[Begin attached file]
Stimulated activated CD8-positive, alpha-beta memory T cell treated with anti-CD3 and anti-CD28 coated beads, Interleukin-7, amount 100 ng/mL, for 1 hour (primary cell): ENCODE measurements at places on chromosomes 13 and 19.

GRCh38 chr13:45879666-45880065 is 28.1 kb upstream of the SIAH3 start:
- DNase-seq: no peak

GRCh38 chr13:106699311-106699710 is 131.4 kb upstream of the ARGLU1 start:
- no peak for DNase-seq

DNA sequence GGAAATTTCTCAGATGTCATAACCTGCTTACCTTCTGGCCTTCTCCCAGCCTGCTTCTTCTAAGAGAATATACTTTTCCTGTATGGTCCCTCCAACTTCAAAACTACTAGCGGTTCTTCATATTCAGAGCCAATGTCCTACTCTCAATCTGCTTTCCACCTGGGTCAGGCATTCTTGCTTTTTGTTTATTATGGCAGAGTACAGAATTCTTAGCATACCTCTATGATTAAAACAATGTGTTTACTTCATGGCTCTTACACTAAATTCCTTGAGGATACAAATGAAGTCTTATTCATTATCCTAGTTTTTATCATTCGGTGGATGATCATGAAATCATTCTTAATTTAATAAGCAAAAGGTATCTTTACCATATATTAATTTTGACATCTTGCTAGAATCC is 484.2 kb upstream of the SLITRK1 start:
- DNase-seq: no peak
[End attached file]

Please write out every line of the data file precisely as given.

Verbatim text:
Stimulated activated CD8-positive, alpha-beta memory T cell treated with anti-CD3 and anti-CD28 coated beads, Interleukin-7, amount 100 ng/mL, for 1 hour (primary cell): ENCODE measurements at places on chromosomes 13 and 19.

GRCh38 chr13:45879666-45880065 is 28.1 kb upstream of the SIAH3 start:
- DNase-seq: no peak

GRCh38 chr13:106699311-106699710 is 131.4 kb upstream of the ARGLU1 start:
- no peak for DNase-seq

DNA sequence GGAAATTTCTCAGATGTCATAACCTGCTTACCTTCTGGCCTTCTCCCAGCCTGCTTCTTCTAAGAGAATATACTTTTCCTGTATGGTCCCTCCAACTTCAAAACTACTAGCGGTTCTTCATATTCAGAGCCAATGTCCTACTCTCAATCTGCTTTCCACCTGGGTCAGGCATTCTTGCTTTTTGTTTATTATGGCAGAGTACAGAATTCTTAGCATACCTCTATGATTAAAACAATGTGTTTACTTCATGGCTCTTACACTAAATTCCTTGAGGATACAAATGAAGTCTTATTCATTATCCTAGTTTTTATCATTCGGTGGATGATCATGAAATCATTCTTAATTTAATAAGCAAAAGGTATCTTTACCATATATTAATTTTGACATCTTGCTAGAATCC is 484.2 kb upstream of the SLITRK1 start:
- DNase-seq: no peak